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This Week in God

First up from the God Machine this week is a look at the unfortunate ways in which social-conservative activists are responding to American women's economic

First up from the God Machine this week is a look at the unfortunate ways in which social-conservative activists are responding to American women's economic empowerment.

The Pew Research Center released a report this week that found women are now the sole or primary source of family income in 40% of U.S. households with children. These findings led to a bizarre Fox segment, featuring Lou Dobbs and his panel of all-male guests, who condemned the cultural/socioeconomic shift,

As my friend Kyle Mantyla reported, the American Family Association's Bryan Fischer raised some related concerns.

For those who can't watch clips online, Fischer cited his vision of a "biblical" family model, citing men's "physical strength" and "brain power," and the need for women for "to focus her energies ... on making a home for her children and for her husband." Fischer then argued:

"I don't think it's a healthy dynamic to have a wife out-earn her husband, because so much of his sense of worth as a male is tied up in what he does vocationally and providing for his family. That's his calling. It's not his wife's job to provide for his family; he knows that it's his job. And if he has a wife who out-earns him, I think that's going to put some stress on his psyche. It's going to put some stress on that marriage."

In other words, according to this prominent leader in the religious right movement, women shouldn't earn more money than men, because men's feelings might be hurt -- and the male "psyche" can't handle it.

Yesterday, Fischer also defended Fox News commentator Erick Erickson, who joined Dobbs in rejecting the idea of wives out-earning their husbands, against criticism from Fox News host Megyn Kelly. Fischer characterized the host as a "dragon lady," motivated by "angry feminist energy."

Between this and last year's Republican war-on-women agenda, I sometimes get the impression conservatives are trying to push as many American women as possible to the left on purpose.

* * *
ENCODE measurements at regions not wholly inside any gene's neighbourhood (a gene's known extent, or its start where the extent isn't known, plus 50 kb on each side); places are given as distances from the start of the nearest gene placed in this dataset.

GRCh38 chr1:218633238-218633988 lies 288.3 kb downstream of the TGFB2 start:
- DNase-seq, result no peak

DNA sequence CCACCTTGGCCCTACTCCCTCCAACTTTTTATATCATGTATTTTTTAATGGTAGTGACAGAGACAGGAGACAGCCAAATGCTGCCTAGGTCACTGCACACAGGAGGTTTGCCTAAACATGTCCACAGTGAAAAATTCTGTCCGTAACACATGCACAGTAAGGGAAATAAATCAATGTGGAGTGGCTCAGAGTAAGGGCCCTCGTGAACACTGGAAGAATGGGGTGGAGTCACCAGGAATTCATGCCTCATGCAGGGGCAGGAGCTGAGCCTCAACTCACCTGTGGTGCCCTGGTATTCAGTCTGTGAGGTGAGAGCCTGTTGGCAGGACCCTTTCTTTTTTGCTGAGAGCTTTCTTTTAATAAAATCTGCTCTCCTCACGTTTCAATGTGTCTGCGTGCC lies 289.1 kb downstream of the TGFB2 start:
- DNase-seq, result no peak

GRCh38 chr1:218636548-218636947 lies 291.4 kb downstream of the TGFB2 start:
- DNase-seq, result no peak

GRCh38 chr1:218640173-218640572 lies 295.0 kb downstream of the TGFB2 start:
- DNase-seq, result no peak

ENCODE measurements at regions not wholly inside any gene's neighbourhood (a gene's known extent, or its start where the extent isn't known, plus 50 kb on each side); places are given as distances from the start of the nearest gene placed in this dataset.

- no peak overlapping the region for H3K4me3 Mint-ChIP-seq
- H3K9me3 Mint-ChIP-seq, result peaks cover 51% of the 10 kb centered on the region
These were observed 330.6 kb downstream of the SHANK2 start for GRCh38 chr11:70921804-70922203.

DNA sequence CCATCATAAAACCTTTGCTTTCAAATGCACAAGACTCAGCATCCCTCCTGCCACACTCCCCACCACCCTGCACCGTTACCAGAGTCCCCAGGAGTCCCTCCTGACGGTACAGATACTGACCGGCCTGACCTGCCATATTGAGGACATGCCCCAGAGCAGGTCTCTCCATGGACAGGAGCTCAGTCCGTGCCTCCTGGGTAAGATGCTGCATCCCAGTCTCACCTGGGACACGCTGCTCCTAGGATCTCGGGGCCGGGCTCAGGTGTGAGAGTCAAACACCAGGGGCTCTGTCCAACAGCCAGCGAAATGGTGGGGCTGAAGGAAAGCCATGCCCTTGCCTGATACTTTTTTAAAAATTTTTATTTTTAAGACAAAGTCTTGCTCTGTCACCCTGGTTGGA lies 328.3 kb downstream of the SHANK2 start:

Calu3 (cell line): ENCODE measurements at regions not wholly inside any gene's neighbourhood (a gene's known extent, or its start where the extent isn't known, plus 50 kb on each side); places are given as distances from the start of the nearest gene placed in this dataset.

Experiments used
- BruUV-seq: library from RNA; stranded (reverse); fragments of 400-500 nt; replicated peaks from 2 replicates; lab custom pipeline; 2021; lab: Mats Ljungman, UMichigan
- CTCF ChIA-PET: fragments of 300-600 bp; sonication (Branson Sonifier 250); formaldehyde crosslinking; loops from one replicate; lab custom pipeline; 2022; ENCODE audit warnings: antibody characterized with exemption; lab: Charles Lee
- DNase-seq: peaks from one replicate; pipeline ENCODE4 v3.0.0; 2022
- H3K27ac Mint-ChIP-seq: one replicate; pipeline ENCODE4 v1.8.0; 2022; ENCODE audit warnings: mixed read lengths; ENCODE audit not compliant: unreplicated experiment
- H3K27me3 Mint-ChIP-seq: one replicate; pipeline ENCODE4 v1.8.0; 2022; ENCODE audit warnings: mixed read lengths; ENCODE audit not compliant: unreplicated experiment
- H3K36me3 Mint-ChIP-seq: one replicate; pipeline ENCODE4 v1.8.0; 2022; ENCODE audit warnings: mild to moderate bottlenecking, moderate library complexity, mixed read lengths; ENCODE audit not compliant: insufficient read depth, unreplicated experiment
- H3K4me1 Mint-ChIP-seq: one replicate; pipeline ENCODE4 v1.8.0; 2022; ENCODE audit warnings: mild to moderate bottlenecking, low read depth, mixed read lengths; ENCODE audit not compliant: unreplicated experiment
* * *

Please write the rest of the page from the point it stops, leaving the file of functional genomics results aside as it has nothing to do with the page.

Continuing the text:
Also from the God Machine this week:

* Hobby Lobby continues its push to deny contraception coverage to its employees, despite the federal health-care law, arguing this week that corporations have religious liberty, just like real people. The business' lawyer argued, "Is religion the kind of right can only be exercised by a natural person? Well, the question nearly answers itself. ... It's not a purely personal right" (thanks to reader R.P.).

* Arguably the greatest example of progressive religious activism in recent memory is the "Nuns on the Bus" tour, and this week, the nuns are back. This time, they're advocating in support of comprehensive immigration reform.

* Rev. Dr. Guy Erwin was elected Bishop of the Southwest California Synod of the Evangelical Church in America (ELCA) yesterday, becoming "the first openly gay clergy person elected to serve as one of the 65 synodical bishops in the denomination."

* After the Boy Scouts announced it would stop discriminating against gay kids, Kentucky's Southeast Christian Church said it would end all ties with the youth organization.

* And my friends at Americans United for Separation of Church and State this week released a must-watch video featuring two brilliant entertainers -- Jane Lynch and Jordan Peele -- making a creative case in support of church-state separation. Warning: the remarkably cheesy song in the video may get stuck in your head for a while.